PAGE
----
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Where To Find Help After Severe Storms Bring Power Outages on Texas Election Day

On this Texas Election Day, flash flooding, damaging winds and hail are expected to continue in North, East and Central Texas where several tornadoes reportedly touched down and hundreds of thousands of residents have lost power to their homes and businesses.

Many North Texas schools have closed or delayed opening, and the Dallas County Elections Office says numerous polling locations are experiencing power problems caused by storms but voting is occurring at many other poll locations.

Dallas County Judge Clay Jenkins issued a disaster declaration on Tuesday morning and various government offices in North Texas are closed for the day.


More than 750,000 customers throughout Texas were without power at mid-day Tuesday and that number is continuing to climb, according to More than half of the outages are in Dallas County.

Officials are urging residents to use caution around any storm, damage and debris. If you see a downed power line, call 911 immediately.

The severe weather is expected to stick around the area through mid-week and power outages may last multiple days.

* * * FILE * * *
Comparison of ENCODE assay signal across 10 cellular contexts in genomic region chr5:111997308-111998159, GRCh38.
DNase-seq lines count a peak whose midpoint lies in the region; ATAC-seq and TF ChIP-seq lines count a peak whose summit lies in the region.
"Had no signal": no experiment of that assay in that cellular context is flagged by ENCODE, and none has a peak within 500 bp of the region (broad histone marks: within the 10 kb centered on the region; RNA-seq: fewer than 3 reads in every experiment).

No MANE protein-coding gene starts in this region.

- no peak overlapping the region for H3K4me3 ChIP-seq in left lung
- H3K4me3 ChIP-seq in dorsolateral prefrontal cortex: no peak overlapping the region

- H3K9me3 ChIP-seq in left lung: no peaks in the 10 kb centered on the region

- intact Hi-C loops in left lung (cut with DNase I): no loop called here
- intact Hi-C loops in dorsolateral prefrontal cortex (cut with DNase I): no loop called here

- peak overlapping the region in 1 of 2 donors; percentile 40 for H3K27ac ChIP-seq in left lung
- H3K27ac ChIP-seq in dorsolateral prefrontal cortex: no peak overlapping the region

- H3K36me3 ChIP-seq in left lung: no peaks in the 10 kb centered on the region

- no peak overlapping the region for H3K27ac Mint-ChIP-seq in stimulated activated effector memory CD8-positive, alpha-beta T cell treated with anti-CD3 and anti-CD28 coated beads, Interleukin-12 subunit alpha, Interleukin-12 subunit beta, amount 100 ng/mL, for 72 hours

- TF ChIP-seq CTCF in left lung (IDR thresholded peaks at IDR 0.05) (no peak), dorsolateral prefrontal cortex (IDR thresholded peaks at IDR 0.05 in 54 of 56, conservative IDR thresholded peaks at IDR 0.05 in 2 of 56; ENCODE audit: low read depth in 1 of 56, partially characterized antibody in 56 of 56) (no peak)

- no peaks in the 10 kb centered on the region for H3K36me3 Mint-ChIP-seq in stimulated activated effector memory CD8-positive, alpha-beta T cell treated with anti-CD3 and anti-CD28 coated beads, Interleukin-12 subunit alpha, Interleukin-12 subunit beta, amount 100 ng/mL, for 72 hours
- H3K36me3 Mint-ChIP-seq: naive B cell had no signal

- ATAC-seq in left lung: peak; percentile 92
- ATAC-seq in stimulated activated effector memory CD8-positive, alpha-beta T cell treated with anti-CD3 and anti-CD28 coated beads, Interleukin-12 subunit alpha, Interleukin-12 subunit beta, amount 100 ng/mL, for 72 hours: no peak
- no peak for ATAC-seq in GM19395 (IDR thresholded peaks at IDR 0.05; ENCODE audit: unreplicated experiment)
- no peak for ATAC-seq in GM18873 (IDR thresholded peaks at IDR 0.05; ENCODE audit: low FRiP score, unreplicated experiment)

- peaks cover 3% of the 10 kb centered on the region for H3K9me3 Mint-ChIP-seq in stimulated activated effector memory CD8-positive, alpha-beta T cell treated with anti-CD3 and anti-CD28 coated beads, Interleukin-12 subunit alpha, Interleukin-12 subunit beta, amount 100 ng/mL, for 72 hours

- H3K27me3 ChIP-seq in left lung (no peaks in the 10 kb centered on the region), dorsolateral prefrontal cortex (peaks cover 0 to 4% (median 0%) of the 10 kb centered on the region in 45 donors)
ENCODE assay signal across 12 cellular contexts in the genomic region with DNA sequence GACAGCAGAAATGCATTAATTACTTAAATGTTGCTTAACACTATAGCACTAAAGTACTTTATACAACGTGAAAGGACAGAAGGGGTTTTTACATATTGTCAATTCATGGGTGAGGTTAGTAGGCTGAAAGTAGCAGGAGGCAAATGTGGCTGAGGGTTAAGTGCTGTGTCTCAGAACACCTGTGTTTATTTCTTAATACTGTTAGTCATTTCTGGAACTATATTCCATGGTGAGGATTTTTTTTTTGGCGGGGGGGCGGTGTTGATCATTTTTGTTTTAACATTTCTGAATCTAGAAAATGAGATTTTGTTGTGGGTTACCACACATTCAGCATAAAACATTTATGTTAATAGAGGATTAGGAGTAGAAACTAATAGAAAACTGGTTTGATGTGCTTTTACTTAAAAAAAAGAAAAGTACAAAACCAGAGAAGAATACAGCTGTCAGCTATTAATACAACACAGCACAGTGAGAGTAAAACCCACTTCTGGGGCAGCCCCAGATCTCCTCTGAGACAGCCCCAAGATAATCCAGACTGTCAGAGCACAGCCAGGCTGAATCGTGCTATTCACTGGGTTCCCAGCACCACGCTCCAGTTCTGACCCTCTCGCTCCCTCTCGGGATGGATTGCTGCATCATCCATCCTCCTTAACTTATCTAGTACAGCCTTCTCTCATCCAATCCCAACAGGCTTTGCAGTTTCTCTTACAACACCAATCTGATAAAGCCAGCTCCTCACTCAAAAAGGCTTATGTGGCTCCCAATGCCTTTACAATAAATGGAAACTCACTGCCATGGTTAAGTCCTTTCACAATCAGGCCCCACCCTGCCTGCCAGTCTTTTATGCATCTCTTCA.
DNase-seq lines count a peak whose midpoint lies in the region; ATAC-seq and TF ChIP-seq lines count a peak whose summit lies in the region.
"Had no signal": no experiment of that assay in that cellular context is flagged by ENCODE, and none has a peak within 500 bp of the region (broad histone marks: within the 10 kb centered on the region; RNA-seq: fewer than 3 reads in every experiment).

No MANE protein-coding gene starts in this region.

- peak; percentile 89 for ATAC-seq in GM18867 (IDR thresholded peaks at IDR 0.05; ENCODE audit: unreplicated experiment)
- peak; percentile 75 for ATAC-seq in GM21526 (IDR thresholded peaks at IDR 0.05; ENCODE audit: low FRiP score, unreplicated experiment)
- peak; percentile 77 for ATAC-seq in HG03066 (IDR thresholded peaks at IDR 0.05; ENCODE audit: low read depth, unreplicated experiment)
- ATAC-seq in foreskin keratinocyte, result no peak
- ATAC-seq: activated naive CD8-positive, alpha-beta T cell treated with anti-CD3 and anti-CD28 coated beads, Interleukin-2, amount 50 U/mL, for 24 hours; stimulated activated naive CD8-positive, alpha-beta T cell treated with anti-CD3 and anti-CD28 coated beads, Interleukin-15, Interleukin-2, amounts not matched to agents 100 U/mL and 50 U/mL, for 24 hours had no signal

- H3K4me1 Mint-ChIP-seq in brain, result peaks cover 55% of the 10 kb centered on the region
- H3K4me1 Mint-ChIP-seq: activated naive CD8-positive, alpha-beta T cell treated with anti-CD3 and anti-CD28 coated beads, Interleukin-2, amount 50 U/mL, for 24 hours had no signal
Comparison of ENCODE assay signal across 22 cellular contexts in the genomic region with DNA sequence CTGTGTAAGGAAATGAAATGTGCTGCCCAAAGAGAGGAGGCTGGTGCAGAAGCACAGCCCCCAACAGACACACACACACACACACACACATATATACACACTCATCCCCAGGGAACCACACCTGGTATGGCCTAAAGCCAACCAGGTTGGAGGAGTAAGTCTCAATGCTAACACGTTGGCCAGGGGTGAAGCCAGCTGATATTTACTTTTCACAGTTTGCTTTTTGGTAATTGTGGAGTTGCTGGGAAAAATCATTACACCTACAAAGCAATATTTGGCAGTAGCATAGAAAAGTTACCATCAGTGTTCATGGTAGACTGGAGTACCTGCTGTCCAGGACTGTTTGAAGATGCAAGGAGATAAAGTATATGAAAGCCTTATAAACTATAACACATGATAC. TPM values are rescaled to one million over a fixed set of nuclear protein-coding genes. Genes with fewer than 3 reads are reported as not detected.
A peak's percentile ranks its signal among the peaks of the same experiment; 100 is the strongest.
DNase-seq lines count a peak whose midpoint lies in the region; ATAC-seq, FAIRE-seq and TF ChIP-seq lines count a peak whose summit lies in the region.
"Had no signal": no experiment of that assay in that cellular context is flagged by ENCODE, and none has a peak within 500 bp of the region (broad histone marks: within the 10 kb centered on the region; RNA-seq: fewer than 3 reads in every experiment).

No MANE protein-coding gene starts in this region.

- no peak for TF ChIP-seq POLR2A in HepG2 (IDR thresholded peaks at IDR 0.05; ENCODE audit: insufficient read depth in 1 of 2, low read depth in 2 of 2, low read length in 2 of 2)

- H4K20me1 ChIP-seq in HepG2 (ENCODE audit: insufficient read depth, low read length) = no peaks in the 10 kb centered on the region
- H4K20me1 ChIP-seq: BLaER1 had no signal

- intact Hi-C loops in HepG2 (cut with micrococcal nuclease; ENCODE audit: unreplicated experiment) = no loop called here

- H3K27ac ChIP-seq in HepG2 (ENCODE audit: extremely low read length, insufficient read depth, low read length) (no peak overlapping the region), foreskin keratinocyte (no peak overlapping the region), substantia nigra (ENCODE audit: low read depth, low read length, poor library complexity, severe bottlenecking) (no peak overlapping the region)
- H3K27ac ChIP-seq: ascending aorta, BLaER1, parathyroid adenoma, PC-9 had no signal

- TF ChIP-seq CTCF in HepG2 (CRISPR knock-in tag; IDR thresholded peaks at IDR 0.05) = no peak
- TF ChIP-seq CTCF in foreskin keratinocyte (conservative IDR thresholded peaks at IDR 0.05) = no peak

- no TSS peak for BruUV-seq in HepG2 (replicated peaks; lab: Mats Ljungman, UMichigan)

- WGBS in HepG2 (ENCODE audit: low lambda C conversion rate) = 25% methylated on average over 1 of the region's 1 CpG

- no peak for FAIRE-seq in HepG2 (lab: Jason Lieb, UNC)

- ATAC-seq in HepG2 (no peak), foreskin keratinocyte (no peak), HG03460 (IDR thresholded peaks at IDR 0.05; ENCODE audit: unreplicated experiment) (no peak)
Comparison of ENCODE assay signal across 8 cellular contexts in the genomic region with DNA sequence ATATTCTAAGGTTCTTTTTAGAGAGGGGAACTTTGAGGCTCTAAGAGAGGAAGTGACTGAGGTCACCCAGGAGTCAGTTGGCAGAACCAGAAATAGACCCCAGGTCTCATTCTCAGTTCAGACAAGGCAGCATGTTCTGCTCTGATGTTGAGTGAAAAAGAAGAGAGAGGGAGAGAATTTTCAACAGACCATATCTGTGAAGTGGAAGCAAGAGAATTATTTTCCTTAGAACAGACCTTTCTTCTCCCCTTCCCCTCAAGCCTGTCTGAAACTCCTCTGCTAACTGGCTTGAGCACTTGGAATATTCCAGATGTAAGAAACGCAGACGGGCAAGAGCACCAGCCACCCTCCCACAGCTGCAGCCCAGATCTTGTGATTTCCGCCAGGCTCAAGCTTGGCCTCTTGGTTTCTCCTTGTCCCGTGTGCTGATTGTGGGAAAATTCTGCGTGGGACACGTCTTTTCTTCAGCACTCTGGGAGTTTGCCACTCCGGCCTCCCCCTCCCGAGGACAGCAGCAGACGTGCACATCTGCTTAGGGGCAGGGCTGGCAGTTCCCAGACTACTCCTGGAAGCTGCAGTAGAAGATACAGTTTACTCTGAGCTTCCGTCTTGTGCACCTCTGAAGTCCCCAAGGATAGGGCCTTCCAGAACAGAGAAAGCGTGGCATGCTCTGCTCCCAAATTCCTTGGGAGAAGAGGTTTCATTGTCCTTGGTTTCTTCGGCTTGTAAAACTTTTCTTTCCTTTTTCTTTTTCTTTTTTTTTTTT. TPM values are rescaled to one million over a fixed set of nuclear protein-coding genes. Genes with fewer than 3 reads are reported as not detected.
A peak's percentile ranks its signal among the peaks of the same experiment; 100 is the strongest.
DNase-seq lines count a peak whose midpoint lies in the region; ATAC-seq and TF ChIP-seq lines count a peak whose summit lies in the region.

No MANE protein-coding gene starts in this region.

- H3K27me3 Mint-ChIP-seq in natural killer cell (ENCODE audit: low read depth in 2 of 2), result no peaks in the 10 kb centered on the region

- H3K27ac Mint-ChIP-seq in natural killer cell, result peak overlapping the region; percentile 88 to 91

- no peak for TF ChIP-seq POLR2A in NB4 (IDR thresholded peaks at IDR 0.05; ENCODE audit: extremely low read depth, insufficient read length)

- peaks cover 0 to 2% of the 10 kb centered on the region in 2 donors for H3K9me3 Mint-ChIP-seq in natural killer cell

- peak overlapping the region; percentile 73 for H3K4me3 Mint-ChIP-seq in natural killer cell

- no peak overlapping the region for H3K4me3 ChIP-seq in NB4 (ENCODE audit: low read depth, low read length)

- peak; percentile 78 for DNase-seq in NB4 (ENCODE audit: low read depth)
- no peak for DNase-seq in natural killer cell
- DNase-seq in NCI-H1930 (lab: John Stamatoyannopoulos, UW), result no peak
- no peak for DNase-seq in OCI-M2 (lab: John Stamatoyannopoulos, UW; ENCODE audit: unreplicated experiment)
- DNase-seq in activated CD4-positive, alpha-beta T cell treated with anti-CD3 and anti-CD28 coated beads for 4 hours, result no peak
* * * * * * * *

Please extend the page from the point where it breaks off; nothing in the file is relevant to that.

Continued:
Across the state, Texans are voting Tuesday in runoff races which will determine party nominees for the November election.

Communities expected to see flooding this week include: Dallas, Fort Worth, Arlington, Plano, Garland, Irving, Grand Prairie, Mesquite, McKinney, Carrollton, Frisco, Denton, Richardson, Lewisville, Allen, Flower Mound, Rowlett, Euless and Desoto, according to alerts from The Weather Channel and the National Weather Service in Fort Worth/Dallas.

Two violent thunderstorms roared into the Dallas area barely 12 hours apart on Monday, the Memorial Day holiday, and early morning Tuesday, unleashing baseball-sized hail and damaging winds.

The severe weather is pushing to the south and east and could impact Austin and Houston by Tuesday evening. The National Weather Service has received reports of downed trees and damaged building. The weather service’s Storm Prediction Center has drawn a Level 3 out of 5 Enhanced risk of severe weather over much of central and southeastern portions of the state. The risk of storms has somewhat waned in Dallas, the risk of significant wind and hail, including gusts over 75 mph, is climbing elsewhere in the state.

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Information sites that may be useful this week in Texas include: 

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